jQuery's Child Selector

January 25, 2011

Good Things to Come (I Swear)

It has been quite some time since I posted on this blog. I’ve still been coding a lot but I got lazy and couldn’t come up with anything i wanted to write about. I promise, however, that I’ll soon be doing a writeup on some experiments I did with node.js and backbone.js so keep an eye out for that.

On jQuery Selectors

Now on to the topic at hand. If you are at all familiar with CSS2 and CSS3 selectors you’ll know just how powerful and expressive they can be despite their rather terse syntax. If you take a look at jQuery selectors you can see the influence. In the places where jQuery selectors innovate, they still try to make the code analogous things like CSS pseudo-classes. The :first selector is a perfect example. At work we have been developing a jQuery plugin which facilitates navigating a table full of inputs in a pretty clean way using only the semantics of HTML tables. I’m going to try to get that open-sourced so keep an eye out for that plugin in the near future under the name “focusgrid”. While I was working on this plugin, I found the need to operate on direct descendant. Thats where jQuery’s parent child operator comes in (parent > child). There are some good examples in the documentation. If you are familiar with the CSS implementation, it works just the same.

Child Selector Example

Say you had the following HTML and you wanted to find all images which were direct descendents of elements with the class image_container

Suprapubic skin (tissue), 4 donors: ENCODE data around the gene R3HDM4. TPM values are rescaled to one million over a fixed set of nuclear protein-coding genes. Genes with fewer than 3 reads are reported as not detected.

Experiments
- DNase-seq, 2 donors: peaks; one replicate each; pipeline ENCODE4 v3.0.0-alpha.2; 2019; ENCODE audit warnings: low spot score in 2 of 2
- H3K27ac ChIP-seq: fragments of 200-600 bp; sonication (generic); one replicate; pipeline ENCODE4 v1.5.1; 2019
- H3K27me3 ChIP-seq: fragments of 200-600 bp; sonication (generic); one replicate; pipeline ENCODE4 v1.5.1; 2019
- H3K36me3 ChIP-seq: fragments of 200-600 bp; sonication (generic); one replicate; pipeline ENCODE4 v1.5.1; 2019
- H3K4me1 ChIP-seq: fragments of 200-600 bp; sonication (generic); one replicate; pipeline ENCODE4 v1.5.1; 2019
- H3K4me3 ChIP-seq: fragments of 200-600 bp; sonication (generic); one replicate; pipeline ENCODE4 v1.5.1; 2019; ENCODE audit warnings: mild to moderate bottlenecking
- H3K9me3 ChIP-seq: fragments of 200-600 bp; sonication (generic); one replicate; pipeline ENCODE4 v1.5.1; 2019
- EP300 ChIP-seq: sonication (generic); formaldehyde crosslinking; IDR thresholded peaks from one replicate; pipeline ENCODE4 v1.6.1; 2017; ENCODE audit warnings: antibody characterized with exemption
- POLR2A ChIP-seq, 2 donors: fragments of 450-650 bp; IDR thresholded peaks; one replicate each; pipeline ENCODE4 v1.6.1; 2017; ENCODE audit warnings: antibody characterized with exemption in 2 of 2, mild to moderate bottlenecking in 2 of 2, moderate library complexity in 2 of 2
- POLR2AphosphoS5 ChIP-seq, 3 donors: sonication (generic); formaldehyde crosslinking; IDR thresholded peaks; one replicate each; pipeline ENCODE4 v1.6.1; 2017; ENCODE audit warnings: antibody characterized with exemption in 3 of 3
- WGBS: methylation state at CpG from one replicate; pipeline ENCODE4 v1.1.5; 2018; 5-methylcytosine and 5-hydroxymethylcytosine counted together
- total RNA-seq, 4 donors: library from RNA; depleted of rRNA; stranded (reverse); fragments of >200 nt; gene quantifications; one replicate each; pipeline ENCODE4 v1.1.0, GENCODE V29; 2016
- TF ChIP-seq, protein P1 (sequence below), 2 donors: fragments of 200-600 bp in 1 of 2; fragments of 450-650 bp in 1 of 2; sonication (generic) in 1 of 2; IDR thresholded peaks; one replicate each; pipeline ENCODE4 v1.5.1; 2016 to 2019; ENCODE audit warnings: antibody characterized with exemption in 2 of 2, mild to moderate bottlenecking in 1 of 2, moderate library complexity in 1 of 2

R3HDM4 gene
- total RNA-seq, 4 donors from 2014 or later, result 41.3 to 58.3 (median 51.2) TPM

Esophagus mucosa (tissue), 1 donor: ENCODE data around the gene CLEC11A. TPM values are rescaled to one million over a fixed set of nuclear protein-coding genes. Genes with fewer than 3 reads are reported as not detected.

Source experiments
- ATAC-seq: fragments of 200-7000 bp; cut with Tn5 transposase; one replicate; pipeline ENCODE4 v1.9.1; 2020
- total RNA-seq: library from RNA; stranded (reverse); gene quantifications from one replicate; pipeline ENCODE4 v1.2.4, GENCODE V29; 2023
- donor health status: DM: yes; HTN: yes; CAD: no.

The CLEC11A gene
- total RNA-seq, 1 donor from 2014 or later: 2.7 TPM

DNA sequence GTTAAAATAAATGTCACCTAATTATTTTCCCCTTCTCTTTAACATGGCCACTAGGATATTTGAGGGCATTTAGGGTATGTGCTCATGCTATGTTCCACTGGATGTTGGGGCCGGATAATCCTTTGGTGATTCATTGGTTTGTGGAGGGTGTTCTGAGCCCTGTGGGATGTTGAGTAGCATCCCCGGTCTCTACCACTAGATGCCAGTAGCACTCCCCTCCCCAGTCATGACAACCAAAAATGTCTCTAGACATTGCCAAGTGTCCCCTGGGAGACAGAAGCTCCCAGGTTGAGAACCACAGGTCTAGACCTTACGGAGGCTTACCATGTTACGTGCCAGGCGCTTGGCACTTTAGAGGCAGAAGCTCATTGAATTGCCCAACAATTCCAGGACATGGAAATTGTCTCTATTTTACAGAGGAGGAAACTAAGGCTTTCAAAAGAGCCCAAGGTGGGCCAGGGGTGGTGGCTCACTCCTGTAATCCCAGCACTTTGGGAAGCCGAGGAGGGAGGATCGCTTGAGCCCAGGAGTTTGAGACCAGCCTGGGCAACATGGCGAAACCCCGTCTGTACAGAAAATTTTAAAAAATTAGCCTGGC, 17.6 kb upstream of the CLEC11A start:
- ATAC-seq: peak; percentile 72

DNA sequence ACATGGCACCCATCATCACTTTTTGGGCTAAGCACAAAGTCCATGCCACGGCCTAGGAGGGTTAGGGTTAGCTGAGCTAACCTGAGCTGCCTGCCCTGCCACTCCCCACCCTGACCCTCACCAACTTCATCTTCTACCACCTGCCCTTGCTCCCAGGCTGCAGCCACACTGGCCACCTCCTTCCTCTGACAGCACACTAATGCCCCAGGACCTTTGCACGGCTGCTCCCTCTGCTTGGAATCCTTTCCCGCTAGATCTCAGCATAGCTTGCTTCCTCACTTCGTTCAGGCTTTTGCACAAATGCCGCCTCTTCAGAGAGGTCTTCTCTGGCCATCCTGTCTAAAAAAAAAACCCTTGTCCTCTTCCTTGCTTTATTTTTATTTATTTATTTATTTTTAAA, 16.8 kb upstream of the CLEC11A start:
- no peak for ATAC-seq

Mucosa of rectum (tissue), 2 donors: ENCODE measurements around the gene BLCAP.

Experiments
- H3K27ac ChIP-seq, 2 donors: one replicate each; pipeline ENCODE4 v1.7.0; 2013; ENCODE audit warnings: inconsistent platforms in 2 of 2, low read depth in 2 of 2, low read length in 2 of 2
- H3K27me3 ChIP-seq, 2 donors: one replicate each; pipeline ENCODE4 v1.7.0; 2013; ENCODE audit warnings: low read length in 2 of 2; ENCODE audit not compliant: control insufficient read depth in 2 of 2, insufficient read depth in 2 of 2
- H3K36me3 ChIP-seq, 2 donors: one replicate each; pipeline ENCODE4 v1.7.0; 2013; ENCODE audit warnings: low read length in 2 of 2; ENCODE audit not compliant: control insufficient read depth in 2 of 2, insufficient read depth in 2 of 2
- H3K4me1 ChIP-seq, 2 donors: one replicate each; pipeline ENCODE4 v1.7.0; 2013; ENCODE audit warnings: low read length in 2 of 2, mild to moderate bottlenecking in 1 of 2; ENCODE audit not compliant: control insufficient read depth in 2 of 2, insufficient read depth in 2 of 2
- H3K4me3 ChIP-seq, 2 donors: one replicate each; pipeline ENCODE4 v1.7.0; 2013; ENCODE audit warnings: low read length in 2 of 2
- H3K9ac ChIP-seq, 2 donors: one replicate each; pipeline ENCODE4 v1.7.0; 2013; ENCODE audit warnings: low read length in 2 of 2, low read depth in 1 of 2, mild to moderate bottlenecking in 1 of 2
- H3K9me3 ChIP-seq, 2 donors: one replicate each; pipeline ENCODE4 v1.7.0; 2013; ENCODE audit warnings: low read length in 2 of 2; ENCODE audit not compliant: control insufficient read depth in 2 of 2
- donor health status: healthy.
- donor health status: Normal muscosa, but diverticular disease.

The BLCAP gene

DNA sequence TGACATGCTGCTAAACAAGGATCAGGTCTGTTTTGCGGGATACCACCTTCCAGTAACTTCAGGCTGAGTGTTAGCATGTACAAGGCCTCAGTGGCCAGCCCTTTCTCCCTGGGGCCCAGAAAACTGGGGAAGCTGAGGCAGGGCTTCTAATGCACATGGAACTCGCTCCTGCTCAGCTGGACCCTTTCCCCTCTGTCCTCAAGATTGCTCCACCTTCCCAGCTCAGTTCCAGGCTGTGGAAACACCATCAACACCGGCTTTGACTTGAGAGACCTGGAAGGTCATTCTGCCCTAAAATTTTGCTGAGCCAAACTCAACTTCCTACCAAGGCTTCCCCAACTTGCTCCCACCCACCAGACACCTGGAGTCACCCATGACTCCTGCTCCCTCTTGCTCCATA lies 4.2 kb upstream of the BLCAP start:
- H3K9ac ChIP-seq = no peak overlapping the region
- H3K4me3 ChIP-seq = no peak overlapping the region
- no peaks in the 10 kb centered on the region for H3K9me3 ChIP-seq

<img src="decoy.jpg" />
<div class="image_container">
  <img src="bingo.jpg" />
  <span class="image_container">
    <img src="alsobingo.jpg" />

Your jQuery would look like;

$('.image_container > img')

This would return you the images for bingo.jpg and alsobingo.jpg, omitting decoy.jpg.

Using Child Selector With Implicit Parent

In my case, I was in a nested loop and was to be selecting from an element rather than from the global scope. In my case I was scoped to a table and looking for TR tags at the first level, potentially nested underneath a TBODY, THEAD or TFOOT tag, but not in a nested table. As it turns out jQuery’s selector will use the currently scoped element(s) as an implicit parent in the parent > child selector syntax, allowing you to leave the parent out entirely.

    <tr class="findme">
    <tr class="findme">
          <tr class="dontfindme"></tr>

Your jQuery would look like:

var $table = $('table:first'); // Say we had to be scoped to the table
$table.find('> tr, > thead > tr, > tbody > tr, > tfoot > tr'); // This will get both findme's and skip the dontfindme

The left hand operand of the parent/child operator is implicit in this case so you won’t have to do another (expensive) document scope find with an even more complicated selector. Pretty neat.